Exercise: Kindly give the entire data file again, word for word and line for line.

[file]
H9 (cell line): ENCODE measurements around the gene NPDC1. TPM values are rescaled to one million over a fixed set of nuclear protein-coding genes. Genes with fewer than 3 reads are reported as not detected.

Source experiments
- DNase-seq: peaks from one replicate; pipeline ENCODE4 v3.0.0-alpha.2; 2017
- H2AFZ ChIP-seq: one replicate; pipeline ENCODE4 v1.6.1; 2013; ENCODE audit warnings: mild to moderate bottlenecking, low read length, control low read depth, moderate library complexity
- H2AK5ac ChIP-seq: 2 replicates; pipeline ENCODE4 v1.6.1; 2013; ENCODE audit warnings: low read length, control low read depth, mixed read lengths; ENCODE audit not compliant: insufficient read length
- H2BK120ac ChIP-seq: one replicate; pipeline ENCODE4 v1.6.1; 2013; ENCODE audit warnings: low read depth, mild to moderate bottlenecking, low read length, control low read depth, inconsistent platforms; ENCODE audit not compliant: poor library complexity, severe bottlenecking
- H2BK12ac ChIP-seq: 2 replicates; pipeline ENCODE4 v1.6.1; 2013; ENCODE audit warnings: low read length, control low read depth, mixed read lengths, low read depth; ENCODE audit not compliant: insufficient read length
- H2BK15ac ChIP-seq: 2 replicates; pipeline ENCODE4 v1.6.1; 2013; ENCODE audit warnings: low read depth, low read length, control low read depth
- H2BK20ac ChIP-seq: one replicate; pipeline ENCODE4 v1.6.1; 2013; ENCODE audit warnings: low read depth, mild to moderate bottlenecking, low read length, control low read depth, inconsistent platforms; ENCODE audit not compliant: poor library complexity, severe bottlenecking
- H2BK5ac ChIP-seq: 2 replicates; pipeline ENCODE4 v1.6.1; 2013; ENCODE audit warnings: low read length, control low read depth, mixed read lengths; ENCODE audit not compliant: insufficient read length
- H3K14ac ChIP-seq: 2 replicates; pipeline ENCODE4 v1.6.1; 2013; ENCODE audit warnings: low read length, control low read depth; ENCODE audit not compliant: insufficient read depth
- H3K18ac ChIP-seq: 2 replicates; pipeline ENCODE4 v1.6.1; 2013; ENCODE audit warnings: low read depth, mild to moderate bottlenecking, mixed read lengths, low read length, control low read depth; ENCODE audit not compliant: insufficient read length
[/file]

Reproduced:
H9 (cell line): ENCODE measurements around the gene NPDC1. TPM values are rescaled to one million over a fixed set of nuclear protein-coding genes. Genes with fewer than 3 reads are reported as not detected.

Source experiments
- DNase-seq: peaks from one replicate; pipeline ENCODE4 v3.0.0-alpha.2; 2017
- H2AFZ ChIP-seq: one replicate; pipeline ENCODE4 v1.6.1; 2013; ENCODE audit warnings: mild to moderate bottlenecking, low read length, control low read depth, moderate library complexity
- H2AK5ac ChIP-seq: 2 replicates; pipeline ENCODE4 v1.6.1; 2013; ENCODE audit warnings: low read length, control low read depth, mixed read lengths; ENCODE audit not compliant: insufficient read length
- H2BK120ac ChIP-seq: one replicate; pipeline ENCODE4 v1.6.1; 2013; ENCODE audit warnings: low read depth, mild to moderate bottlenecking, low read length, control low read depth, inconsistent platforms; ENCODE audit not compliant: poor library complexity, severe bottlenecking
- H2BK12ac ChIP-seq: 2 replicates; pipeline ENCODE4 v1.6.1; 2013; ENCODE audit warnings: low read length, control low read depth, mixed read lengths, low read depth; ENCODE audit not compliant: insufficient read length
- H2BK15ac ChIP-seq: 2 replicates; pipeline ENCODE4 v1.6.1; 2013; ENCODE audit warnings: low read depth, low read length, control low read depth
- H2BK20ac ChIP-seq: one replicate; pipeline ENCODE4 v1.6.1; 2013; ENCODE audit warnings: low read depth, mild to moderate bottlenecking, low read length, control low read depth, inconsistent platforms; ENCODE audit not compliant: poor library complexity, severe bottlenecking
- H2BK5ac ChIP-seq: 2 replicates; pipeline ENCODE4 v1.6.1; 2013; ENCODE audit warnings: low read length, control low read depth, mixed read lengths; ENCODE audit not compliant: insufficient read length
- H3K14ac ChIP-seq: 2 replicates; pipeline ENCODE4 v1.6.1; 2013; ENCODE audit warnings: low read length, control low read depth; ENCODE audit not compliant: insufficient read depth
- H3K18ac ChIP-seq: 2 replicates; pipeline ENCODE4 v1.6.1; 2013; ENCODE audit warnings: low read depth, mild to moderate bottlenecking, mixed read lengths, low read length, control low read depth; ENCODE audit not compliant: insufficient read length